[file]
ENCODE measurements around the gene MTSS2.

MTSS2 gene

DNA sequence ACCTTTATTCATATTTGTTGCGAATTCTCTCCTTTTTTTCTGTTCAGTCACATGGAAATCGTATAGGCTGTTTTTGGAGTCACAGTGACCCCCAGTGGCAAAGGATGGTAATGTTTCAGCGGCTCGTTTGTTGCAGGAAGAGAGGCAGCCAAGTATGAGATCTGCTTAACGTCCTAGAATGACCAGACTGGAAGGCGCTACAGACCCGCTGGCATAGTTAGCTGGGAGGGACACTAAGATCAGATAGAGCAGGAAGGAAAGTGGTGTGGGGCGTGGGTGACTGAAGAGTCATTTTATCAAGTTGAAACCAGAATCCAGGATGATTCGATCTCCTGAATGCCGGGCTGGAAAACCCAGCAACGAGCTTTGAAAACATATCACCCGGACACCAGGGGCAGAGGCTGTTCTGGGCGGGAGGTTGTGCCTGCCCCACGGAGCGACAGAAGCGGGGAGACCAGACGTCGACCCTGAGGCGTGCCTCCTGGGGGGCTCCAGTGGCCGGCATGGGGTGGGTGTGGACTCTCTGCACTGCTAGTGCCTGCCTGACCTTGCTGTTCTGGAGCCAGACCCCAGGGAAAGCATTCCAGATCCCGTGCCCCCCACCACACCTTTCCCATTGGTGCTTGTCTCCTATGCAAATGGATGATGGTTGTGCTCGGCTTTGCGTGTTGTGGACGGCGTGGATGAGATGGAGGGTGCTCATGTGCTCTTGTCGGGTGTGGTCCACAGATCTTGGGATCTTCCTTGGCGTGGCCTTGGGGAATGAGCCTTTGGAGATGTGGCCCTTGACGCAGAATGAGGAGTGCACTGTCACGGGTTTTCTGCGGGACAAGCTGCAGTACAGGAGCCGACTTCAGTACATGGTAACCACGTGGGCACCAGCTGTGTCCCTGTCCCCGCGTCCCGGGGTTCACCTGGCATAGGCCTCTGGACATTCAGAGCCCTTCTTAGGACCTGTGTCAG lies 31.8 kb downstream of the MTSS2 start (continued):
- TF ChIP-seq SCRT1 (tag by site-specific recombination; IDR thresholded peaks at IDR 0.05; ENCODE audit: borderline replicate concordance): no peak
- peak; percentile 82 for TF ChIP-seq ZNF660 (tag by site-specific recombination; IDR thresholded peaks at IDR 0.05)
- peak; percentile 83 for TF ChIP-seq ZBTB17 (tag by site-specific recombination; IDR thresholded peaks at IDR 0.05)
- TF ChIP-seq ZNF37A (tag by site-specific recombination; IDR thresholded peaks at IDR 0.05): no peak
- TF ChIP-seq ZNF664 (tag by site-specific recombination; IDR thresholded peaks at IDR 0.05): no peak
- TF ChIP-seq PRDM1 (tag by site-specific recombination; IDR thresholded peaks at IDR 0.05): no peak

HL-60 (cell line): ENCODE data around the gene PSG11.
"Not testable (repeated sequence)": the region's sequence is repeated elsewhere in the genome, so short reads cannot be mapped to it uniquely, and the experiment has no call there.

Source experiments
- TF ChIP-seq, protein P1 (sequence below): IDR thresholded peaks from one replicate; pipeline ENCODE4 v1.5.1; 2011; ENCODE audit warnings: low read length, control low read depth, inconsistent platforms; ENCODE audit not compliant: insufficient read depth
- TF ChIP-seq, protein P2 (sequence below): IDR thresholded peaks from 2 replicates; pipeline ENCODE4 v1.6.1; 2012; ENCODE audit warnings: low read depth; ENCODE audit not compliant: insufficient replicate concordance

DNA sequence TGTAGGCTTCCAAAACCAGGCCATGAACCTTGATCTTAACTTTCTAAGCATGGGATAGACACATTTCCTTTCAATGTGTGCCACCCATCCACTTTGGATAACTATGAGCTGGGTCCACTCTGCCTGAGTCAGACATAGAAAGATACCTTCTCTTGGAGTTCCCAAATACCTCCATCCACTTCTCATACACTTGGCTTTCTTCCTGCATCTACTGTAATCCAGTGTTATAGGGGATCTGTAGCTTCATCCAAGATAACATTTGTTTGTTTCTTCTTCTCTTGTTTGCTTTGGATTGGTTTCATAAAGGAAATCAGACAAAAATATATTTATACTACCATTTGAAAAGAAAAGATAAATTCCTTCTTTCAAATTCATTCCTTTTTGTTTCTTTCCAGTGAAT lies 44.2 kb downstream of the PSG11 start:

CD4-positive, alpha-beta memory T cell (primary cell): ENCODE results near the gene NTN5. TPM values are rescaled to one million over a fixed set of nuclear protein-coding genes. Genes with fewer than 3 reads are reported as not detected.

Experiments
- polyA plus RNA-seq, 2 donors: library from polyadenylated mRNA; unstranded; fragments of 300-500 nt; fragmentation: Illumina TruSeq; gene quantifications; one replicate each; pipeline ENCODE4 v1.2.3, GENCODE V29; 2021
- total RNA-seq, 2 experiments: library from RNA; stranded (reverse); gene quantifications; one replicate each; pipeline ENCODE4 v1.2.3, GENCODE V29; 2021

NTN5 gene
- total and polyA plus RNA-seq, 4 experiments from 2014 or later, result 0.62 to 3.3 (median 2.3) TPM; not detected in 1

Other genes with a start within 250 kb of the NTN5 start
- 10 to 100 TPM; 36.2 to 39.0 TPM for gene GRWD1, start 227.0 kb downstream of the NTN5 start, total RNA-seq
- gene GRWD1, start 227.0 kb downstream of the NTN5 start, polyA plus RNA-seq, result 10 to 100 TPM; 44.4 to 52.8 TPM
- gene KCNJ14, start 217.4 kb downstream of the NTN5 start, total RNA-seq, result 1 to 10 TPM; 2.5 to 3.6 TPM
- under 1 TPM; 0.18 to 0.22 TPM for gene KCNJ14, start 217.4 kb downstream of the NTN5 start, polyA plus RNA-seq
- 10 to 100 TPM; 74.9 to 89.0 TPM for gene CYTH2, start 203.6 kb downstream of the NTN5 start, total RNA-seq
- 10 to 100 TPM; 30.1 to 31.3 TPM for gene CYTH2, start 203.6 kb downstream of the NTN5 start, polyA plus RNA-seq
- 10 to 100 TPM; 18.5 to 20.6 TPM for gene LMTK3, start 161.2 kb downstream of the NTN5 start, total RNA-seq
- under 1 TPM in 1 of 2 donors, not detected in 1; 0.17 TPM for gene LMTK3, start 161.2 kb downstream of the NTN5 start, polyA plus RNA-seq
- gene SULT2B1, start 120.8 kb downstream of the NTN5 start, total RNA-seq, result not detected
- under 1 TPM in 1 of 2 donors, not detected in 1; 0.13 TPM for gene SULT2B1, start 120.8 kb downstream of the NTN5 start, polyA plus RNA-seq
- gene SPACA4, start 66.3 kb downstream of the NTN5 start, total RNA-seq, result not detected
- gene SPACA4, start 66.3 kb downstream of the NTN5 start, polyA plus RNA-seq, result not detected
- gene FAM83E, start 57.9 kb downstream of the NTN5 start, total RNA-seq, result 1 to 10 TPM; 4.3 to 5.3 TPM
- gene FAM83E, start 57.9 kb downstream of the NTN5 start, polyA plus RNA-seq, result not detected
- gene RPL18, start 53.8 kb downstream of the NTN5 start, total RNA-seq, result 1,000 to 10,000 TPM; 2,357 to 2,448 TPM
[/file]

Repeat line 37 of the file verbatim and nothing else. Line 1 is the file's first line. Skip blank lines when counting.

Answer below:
- gene RPL18, start 53.8 kb downstream of the NTN5 start, total RNA-seq, result 1,000 to 10,000 TPM; 2,357 to 2,448 TPM